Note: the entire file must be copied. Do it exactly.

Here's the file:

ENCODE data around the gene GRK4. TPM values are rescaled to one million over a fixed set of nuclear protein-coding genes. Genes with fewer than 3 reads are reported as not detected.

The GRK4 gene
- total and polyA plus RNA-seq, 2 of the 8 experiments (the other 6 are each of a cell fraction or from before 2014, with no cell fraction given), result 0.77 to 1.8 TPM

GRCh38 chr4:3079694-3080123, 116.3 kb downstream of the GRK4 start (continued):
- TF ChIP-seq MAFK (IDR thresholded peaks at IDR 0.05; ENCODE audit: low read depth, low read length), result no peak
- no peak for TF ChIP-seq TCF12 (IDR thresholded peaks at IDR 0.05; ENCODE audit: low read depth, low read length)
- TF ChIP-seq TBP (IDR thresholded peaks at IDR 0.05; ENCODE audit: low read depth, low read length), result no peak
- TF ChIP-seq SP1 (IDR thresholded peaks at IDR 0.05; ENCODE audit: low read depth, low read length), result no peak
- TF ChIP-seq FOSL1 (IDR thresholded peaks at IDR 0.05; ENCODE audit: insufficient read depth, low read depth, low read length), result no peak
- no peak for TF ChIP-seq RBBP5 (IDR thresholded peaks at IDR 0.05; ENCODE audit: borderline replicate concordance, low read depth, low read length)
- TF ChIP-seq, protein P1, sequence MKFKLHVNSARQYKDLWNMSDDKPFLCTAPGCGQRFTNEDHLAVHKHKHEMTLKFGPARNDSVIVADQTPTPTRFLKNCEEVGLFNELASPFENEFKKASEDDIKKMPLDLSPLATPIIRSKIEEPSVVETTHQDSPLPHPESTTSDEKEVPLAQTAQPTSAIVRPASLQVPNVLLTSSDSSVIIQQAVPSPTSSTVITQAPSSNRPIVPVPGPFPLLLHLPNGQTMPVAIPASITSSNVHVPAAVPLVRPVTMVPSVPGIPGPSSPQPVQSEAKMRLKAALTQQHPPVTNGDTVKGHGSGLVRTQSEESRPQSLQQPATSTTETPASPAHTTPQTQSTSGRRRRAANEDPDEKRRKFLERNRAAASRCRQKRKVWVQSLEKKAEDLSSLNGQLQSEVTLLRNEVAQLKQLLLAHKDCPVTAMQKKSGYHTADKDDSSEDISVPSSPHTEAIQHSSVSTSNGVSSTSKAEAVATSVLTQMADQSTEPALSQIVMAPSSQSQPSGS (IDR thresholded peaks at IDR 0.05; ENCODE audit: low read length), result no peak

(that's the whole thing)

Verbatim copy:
ENCODE data around the gene GRK4. TPM values are rescaled to one million over a fixed set of nuclear protein-coding genes. Genes with fewer than 3 reads are reported as not detected.

The GRK4 gene
- total and polyA plus RNA-seq, 2 of the 8 experiments (the other 6 are each of a cell fraction or from before 2014, with no cell fraction given), result 0.77 to 1.8 TPM

GRCh38 chr4:3079694-3080123, 116.3 kb downstream of the GRK4 start (continued):
- TF ChIP-seq MAFK (IDR thresholded peaks at IDR 0.05; ENCODE audit: low read depth, low read length), result no peak
- no peak for TF ChIP-seq TCF12 (IDR thresholded peaks at IDR 0.05; ENCODE audit: low read depth, low read length)
- TF ChIP-seq TBP (IDR thresholded peaks at IDR 0.05; ENCODE audit: low read depth, low read length), result no peak
- TF ChIP-seq SP1 (IDR thresholded peaks at IDR 0.05; ENCODE audit: low read depth, low read length), result no peak
- TF ChIP-seq FOSL1 (IDR thresholded peaks at IDR 0.05; ENCODE audit: insufficient read depth, low read depth, low read length), result no peak
- no peak for TF ChIP-seq RBBP5 (IDR thresholded peaks at IDR 0.05; ENCODE audit: borderline replicate concordance, low read depth, low read length)
- TF ChIP-seq, protein P1, sequence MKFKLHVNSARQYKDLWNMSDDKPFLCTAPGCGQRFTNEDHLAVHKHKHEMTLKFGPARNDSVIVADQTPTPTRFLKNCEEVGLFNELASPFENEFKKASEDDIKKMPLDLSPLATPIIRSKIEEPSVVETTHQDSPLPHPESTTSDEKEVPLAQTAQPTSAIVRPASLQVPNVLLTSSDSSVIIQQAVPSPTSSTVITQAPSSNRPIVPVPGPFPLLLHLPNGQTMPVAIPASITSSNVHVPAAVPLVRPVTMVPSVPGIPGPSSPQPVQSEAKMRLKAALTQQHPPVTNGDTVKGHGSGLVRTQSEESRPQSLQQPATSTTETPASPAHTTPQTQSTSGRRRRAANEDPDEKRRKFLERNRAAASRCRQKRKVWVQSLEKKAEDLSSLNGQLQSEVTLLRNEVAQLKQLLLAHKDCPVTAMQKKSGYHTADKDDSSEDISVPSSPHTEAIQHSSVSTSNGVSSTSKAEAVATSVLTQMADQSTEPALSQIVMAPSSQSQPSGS (IDR thresholded peaks at IDR 0.05; ENCODE audit: low read length), result no peak